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Healing and the Kingdom of God

Then Jesus called the twelve together and gave them power and authority over all demons and to cure diseases, and he sent them out to proclaim the kingdom of God and to heal. – Luke 9:1-2

I have a confession to make: When I read the Bible, I tend to focus on those parts that fit neatly into my pre-existing worldview. This has always been true. I remember in high school I always focused on the places where Jesus had “ethical teachings,” and talked about himself in more human terms. I glossed over the places where Jesus emphasized his uniqueness and divinity, and I pretty much skipped the gospel of John altogether!

This should come as no surprise. It is hard to learn challenging new truth without any familiar context to lean on. When I am struggling to grasp new ideas, it is reassuring to focus on the things I already know. Realizing this about myself, it makes me wonder about all the truth that I am still oblivious to! What obvious realities do I fail to see because they are simply too far outside my current understanding?

This question feels particularly relevant for me right now as I become more aware of a part of the Bible that I have always sort of glossed over: Jesus’ acts of miraculous healing and exorcism. Throughout his three years of public ministry, Jesus was constantly healing people of physical ailments and exorcising demons that held people in bondage. He cured people of physical, psychological and spiritual sickness. Quite frankly, Jesus did some crazy stuff.

It is almost impossible to miss this aspect of Jesus’ ministry if one is reading the gospels with any attention at all. Until recently, however, I was able to mostly bypass those passages. I did not intentionally ignore them, but I did not give them much weight in my reading. I read them metaphorically and focused more on the way Jesus’ actions revealed a “deeper meaning.” In a real sense, I sanitized part of what is the scandalof Jesus for modern readers. My Lord and Savior went around casting out demons, healing the sick and raising the dead!

It was a pretty big step for me to believe that these events really happened at all, but for years now I have accepted that Jesus performed all of these miracles. I have even come to believe that these kind of things happen today. The Holy Spirit is alive and active, at work in the world in ways we cannot understand. This whole thing about faith healing and demon possession is a little bit outside my comfort zone, but I can deal with it as a possibility.

As I continue to re-read the story of Jesus’ ministry, though, I am increasingly faced with the reality that these miraculous deeds of power are not simply a possibility, not merely a sideshow to the work of the Kingdom. Instead, it seems increasingly clear to me that Jesus viewed these acts of very literal healing as essential to life in the Kingdom of God.

What is truly challenging for me now is that Jesus did not simply perform these miracles himself; he commanded his followers to do the same. When Jesus sent out seventy of his disciples, his charge to them was to “cure the sick… and say to them, ‘The Kingdom of God has come near you.’” Faith healing and casting out demons is not just special work that only the Son of God can do; it is the living demonstration of the proclamation of the good news of the Kingdom.

What am I to make of this? To my knowledge, I have never been used by God to perform a miraculous healing. Nor have I ever laid hands on someone and released them from mental illness or other forms of spiritual bondage. Am I missing something essential to the gospel of Jesus? Is this some of that truth I have been unable to perceive because it is so far outside my comfort zone? As someone who seeks to be a modern-day disciple of Jesus, should these be spiritual gifts that I seek after?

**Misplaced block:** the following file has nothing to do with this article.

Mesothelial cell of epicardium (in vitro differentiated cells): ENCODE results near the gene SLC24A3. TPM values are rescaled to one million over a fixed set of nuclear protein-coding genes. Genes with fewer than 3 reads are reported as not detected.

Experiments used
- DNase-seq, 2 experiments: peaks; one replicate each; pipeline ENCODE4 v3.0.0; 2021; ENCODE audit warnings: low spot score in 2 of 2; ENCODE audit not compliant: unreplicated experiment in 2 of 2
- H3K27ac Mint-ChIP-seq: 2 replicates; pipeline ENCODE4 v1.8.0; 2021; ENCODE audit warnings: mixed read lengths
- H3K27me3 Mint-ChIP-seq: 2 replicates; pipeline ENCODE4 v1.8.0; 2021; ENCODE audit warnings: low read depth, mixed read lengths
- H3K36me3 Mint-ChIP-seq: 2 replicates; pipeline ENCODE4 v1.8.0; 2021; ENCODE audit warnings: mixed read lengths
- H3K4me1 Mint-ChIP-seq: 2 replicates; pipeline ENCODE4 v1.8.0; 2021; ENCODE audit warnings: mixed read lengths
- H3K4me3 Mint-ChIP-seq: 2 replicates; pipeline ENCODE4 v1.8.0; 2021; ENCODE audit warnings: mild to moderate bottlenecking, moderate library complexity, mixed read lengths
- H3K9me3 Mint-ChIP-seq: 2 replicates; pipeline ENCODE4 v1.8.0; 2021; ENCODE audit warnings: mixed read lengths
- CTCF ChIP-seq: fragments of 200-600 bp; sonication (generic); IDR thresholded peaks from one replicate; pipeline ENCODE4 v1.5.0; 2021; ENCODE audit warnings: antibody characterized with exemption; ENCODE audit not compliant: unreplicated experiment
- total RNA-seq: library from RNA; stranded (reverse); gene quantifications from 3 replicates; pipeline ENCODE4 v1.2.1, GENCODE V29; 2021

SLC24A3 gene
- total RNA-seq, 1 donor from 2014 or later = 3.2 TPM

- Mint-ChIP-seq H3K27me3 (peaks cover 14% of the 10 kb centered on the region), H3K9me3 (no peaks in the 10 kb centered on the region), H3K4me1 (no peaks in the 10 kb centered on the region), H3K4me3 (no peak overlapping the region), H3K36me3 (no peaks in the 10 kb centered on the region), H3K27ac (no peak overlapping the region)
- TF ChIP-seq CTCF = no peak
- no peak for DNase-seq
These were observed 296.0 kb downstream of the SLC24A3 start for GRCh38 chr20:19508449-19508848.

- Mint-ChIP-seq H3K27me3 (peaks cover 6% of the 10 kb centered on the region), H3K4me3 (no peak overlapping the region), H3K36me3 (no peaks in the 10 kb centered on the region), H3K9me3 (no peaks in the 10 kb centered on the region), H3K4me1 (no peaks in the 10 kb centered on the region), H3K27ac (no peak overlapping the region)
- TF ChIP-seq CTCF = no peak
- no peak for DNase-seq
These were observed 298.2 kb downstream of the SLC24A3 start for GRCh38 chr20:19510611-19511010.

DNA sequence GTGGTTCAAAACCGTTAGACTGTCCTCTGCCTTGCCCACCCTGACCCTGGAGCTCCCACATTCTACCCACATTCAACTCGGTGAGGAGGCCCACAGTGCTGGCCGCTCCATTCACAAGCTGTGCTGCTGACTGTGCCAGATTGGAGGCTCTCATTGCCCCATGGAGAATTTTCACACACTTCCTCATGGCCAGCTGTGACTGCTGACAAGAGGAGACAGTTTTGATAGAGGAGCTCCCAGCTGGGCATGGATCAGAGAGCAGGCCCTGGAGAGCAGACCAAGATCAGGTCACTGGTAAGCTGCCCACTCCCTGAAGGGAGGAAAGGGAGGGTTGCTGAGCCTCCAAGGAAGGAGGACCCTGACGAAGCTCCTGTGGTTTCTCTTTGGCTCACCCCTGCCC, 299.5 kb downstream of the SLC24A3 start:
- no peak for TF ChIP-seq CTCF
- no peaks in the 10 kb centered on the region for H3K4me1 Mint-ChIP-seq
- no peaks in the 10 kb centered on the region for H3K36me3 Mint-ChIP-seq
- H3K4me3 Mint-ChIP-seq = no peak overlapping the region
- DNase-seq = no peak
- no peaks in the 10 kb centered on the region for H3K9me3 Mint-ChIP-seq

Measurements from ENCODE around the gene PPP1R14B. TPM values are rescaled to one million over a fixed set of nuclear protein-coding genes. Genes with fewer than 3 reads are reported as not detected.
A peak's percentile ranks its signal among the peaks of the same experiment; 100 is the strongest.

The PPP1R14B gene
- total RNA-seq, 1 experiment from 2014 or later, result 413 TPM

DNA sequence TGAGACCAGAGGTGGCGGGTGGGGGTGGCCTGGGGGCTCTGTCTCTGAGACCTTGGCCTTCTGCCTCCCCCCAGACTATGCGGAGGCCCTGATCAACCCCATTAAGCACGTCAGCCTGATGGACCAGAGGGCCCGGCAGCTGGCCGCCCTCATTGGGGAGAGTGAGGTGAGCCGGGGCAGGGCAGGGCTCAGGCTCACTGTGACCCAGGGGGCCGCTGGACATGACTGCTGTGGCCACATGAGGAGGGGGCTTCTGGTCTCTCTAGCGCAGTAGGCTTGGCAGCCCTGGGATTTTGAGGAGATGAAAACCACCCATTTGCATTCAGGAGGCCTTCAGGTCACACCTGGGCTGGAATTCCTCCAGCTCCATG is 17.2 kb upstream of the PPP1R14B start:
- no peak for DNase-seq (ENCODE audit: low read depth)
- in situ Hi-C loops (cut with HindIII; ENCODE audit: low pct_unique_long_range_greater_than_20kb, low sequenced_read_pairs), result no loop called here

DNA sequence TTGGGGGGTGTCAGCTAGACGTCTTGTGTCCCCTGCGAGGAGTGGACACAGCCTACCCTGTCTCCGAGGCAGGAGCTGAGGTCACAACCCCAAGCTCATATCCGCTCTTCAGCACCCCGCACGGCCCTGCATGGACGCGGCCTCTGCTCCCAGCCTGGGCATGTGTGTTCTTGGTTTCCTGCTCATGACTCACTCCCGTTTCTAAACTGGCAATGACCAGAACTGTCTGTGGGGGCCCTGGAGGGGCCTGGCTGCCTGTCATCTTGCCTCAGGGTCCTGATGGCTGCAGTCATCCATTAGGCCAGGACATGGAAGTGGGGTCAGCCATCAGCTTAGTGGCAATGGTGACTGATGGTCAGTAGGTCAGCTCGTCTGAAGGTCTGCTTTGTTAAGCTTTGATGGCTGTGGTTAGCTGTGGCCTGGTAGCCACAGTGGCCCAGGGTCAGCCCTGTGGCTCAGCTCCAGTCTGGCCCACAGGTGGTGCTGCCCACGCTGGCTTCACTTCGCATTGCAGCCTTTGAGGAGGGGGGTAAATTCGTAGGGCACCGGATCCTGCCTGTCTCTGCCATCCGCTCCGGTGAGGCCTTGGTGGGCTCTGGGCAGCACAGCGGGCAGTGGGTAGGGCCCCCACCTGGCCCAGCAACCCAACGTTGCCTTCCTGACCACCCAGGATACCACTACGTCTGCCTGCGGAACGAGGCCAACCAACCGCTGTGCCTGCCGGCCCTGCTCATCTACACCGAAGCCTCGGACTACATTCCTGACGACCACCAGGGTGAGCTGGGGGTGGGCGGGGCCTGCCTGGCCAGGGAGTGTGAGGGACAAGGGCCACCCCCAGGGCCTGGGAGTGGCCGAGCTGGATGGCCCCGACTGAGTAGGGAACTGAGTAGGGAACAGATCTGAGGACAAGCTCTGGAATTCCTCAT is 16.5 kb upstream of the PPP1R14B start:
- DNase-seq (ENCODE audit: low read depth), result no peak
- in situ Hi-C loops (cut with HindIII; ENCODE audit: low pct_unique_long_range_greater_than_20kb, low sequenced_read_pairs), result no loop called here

I do not know what form it should take, but I do feel convinced that wholeness – physical, emotional, psychological and spiritual – must be at the core of the gospel that we proclaim. There is an undeniable connection between the Kingdom of God and the restoration of wholeness to the entirety of creation, beginning with human beings. How am I to live this out? How can my life be so filled with the Holy Spirit that “the blind receive their sight, the lame walk, the lepers are cleansed, the deaf hear, the dead are raised and the poor have good news brought to them“?

  • I know a Friend from a liberal, unprogrammed meeting who has the gift of healing. She resisted the gift for years precisely because it made her so uncomfortable. Fortunately for me and many others who have benefited from her gift, she came to accept it and now shares her gift of healing with joy.

    Your post reminded me of I Corinthians 12:7-11,

    “Now to each one the manifestation of the Spirit is given for the common good. To one there is given through the Spirit a message of wisdom, to another a message of knowledge by means of the same Spirit, to another faith by the same Spirit, to another gifts of healing by that one Spirit, to another miraculous powers, to another prophecy, to another distinguishing between spirits, to another speaking in different kinds of tongues, and to still another the interpretation of tongues. All these are the work of one and the same Spirit, and he distributes them to each one, just as he determines.”

    So, in answer to your question, I say that you should pray for gifts of healing, but not for yourself. God has given you gifts of prophecy and faith; God has given another person the gift of healing. Pray that you will recognize gifts of healing when you encounter them, so you can encourage people with those gifts to use them for the common good.

  • Well said, Ashley.

  • Are you familiar with the ministry of John Wimber and Vineyard Christian Fellowships? In the 80s and early 90s they were masters of bringing the healing ministry of Jesus into modern practice.

  • I was drawn to join with Quakers after experiencing a meeting for healing at Pendle Hill at the culmination of a workshop with John Calvi, a Quaker with a gift for healing. After I hesitantly walked into the center of a circle of prayer and sat down on the empty chair in the midst of it, John came and moved his hands around my left shin. There was nothing visible to show that that leg had once been broken. What most deeply moved me, however, as I sat in that chair in a profound silence, was the palpable sense I had of the power of the silent prayers of the people gathered in the circle around me. I don’t know if there was any physical improvement to the once-broken bones of that leg, but I am certain that emotional and spiritual healing happened. It helped me to walk more surely on my own two feet, and it led me to start attending the nearest Quaker meeting.